Flu and pneumonia are not classified as chronic conditions, however, these infections are among the top eight causes of death in people over age 65, according to the CDC. Due to lower immune systems and existing respiratory issues, seniors are more vulnerable to these diseases and less able to fight them off. Many medical professionals advise getting an annual flu shot and getting the pneumonia vaccine, if recommended by your doctor, to prevent these infections and their life-threatening complications.

Falls requiring emergency room care increase with age. The CDC reports that each year, 2.5 million people aged 65 and older are treated in emergency departments because of falls. That’s more than any other age group. One out of four older adults will fall each year in the United States, making falls a public health concern, particularly among the aging population. About 36 million falls are reported among older adults each year — resulting in more than 32,000 deaths. Being aware that most falls occur in your own home is important. Tripping hazards, including area rugs, slippery floors and pets are some of the most important hazards to be aware of.

Depression is unfortunately too common among those 65 and older. According to the American Psychological Association, 15 to 20% of Americans over 65 have experienced significant depression. This is a huge threat to senior health as depression can lower immunity and compromise a person’s ability to fight infections.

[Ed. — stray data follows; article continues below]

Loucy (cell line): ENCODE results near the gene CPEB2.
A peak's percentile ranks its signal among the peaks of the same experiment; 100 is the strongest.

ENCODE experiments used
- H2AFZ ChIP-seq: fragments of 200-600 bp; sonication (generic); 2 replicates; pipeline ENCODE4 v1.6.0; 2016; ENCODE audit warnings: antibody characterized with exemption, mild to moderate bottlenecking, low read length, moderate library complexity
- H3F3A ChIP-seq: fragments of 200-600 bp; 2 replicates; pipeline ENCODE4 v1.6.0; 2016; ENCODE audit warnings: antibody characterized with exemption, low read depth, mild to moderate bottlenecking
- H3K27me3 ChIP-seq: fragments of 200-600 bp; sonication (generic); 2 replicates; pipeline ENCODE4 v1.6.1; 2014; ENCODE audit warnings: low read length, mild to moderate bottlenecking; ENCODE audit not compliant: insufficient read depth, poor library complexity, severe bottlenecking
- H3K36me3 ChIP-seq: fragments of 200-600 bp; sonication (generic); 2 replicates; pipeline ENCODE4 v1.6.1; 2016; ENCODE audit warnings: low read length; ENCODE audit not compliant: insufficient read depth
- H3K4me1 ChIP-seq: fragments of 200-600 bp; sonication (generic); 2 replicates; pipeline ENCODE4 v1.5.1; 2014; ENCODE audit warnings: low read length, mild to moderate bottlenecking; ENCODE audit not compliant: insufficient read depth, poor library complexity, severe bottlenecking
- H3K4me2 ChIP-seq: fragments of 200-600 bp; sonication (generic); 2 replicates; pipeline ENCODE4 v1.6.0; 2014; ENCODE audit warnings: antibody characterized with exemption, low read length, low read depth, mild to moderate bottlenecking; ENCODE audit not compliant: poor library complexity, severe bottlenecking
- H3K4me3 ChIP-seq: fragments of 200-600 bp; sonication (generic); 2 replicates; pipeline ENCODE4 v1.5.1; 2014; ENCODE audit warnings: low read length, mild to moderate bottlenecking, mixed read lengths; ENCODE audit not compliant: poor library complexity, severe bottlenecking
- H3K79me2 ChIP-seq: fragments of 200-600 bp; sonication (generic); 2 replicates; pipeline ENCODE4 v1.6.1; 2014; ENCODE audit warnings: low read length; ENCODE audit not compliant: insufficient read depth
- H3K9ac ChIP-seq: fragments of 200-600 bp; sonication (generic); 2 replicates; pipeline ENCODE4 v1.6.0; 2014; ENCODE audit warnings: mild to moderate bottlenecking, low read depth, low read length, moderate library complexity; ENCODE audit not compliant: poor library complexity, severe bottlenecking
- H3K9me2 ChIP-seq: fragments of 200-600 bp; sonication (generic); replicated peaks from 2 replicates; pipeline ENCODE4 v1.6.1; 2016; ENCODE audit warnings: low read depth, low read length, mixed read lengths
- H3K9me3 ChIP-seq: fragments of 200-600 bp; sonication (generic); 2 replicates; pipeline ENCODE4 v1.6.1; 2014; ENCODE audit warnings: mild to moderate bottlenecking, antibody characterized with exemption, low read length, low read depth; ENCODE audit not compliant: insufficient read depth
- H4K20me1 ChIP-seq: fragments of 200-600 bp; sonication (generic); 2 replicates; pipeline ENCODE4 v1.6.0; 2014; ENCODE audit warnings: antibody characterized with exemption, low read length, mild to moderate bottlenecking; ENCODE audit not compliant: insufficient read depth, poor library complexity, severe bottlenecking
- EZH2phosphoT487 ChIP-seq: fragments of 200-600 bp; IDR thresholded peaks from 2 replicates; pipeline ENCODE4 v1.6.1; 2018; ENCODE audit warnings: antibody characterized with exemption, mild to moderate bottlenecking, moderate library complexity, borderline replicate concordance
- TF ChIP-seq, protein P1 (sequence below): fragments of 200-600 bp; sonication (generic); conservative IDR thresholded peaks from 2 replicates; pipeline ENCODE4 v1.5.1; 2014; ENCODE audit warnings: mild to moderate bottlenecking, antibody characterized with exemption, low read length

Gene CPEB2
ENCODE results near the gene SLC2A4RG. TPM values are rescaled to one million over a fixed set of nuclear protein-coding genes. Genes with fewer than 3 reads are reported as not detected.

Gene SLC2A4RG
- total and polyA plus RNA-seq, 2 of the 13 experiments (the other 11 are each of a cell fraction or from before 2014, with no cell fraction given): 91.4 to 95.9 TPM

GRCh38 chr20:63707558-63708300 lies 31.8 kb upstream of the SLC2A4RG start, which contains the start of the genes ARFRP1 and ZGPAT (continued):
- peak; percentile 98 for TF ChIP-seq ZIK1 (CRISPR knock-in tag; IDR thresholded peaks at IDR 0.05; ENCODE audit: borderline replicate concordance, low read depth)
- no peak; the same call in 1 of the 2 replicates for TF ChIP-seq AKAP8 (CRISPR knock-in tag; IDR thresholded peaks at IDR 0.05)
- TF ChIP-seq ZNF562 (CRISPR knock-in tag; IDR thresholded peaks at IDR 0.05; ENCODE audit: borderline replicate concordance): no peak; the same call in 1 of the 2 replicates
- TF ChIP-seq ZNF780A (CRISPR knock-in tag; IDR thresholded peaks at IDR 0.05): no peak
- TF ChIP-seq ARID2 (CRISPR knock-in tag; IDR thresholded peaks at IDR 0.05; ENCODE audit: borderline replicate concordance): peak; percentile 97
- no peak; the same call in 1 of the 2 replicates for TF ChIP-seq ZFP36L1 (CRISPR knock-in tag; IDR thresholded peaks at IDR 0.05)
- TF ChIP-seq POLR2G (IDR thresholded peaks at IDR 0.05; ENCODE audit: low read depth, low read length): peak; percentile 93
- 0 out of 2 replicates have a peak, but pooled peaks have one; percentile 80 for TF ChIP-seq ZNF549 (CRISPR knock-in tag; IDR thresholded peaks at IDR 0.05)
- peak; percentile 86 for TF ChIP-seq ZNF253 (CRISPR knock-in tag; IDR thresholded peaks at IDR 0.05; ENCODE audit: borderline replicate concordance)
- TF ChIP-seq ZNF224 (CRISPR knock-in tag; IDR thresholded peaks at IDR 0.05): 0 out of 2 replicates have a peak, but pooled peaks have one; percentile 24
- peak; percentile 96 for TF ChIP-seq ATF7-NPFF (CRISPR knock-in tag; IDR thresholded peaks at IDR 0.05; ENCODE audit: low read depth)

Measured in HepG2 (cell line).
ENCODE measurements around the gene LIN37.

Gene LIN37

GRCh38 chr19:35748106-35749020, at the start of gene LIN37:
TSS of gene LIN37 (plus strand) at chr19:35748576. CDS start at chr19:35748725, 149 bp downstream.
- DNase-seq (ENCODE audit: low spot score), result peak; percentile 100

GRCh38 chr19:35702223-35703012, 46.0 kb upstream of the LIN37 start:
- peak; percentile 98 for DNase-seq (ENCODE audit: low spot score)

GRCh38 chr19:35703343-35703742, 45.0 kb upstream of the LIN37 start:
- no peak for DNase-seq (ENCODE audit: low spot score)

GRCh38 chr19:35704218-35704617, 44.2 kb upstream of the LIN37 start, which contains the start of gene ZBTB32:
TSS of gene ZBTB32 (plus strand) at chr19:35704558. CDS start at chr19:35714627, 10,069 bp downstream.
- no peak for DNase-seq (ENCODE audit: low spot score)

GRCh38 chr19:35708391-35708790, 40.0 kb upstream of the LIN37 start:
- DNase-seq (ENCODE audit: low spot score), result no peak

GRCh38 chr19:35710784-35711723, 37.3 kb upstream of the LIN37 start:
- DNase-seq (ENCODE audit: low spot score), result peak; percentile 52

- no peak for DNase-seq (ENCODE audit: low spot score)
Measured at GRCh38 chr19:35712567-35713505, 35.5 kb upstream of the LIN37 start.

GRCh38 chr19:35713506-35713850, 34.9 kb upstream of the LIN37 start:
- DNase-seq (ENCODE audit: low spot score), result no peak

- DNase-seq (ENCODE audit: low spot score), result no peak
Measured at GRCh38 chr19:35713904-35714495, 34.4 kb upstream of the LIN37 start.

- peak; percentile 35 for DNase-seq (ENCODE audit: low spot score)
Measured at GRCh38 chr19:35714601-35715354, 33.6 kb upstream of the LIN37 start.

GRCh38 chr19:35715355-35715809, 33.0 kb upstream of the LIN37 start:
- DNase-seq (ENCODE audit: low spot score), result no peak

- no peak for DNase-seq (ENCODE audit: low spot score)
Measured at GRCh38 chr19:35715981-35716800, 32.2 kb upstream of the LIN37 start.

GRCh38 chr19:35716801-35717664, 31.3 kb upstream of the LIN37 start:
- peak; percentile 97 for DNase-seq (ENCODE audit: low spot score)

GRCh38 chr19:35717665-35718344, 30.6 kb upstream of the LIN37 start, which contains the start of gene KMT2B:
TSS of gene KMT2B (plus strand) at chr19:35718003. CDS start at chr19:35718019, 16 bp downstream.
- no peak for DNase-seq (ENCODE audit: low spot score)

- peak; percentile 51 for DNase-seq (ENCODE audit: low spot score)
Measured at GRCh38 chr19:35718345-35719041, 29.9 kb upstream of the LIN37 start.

It is suggested to treat depression with medication and therapy. Another way to improve a senior’s quality of life is to increase physical activity. It has been reported that 59.4% of adults 65 and older don’t meet CDC recommendations for exercise.

Many seniors are isolated in their homes and are limited to social interaction and socialization. According to the Federal Interagency Forum on Aging-Related Statistics, seniors report spending only 8 to 11% of their free time with family and friends. That is not enough!

A study published in 2019 in the Journals of Gerontology, Series B: Psychological Sciences and Social Sciences found that older adults who interacted with people beyond their usual social circle of family and close friends were more likely to have higher levels of physical activity, greater positive moods and fewer negative feelings. The more active we are socially, the more we can help focus on what makes us happy and not what makes us depressed.

Healthy teeth and gums are important for a senior’s health. According to the CDC, 25% of adults over 65 have no natural teeth. Oral health care, checkups and cleanings need to be a priority. It’s not just about preserving your teeth and making it easier to eat, it is also how we perceive ourselves and self-care. As you age, your mouth tends to become dryer and cavities are more difficult to prevent. Abscesses and infections are more common which can lead to life threatening issues. Proper oral care should be a senior healthcare priority.

Living the best and healthiest life we can is very important. We are most likely to have issues with one or more chronic diseases as we age, but being proactive and focused on our physical and mental wellbeing is important to live a happy and fulfilled life.

Kimberly Jensen has been working with Quail Park as a Senior Resource Advocate for over ten years and has helped hundreds of families find solutions to their senior problems. If you have a question, you can send it to her at KimberlyJ@QPCypress.com or call (559) 737-7443.